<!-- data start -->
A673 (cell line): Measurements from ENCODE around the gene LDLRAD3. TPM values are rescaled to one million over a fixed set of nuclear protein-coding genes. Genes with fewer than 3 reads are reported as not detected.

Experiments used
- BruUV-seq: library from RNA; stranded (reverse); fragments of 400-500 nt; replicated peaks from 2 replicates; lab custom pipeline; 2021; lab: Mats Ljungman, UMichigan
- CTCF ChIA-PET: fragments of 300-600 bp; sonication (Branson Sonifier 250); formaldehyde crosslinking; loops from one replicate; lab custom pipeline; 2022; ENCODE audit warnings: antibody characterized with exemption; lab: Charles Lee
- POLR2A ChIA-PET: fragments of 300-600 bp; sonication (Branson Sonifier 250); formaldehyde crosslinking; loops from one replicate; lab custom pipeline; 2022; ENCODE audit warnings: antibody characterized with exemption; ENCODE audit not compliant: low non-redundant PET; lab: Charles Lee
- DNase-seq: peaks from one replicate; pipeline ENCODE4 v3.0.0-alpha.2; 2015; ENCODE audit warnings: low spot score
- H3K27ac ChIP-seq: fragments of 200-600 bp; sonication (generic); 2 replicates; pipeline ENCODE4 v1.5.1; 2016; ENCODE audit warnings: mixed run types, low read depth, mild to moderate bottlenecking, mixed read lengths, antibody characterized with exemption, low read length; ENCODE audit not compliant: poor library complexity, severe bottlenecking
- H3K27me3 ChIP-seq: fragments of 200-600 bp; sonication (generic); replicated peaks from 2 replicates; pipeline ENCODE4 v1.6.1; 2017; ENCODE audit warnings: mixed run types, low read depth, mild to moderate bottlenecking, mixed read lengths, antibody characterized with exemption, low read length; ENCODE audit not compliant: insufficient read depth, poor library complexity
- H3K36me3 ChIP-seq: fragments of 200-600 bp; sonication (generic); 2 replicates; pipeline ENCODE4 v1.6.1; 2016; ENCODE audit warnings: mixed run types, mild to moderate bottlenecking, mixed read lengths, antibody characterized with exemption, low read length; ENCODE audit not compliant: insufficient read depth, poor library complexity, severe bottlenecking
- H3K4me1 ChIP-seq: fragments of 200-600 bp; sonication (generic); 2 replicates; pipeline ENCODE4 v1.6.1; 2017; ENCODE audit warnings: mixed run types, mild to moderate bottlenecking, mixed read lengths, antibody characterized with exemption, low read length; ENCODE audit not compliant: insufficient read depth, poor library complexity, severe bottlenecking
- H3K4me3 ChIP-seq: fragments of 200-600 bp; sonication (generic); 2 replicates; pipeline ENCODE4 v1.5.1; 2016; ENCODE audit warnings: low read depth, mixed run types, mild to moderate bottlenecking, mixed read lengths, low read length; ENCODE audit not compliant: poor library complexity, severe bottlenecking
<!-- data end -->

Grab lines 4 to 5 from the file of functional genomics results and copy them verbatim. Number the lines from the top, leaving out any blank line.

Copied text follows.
- CTCF ChIA-PET: fragments of 300-600 bp; sonication (Branson Sonifier 250); formaldehyde crosslinking; loops from one replicate; lab custom pipeline; 2022; ENCODE audit warnings: antibody characterized with exemption; lab: Charles Lee
- POLR2A ChIA-PET: fragments of 300-600 bp; sonication (Branson Sonifier 250); formaldehyde crosslinking; loops from one replicate; lab custom pipeline; 2022; ENCODE audit warnings: antibody characterized with exemption; ENCODE audit not compliant: low non-redundant PET; lab: Charles Lee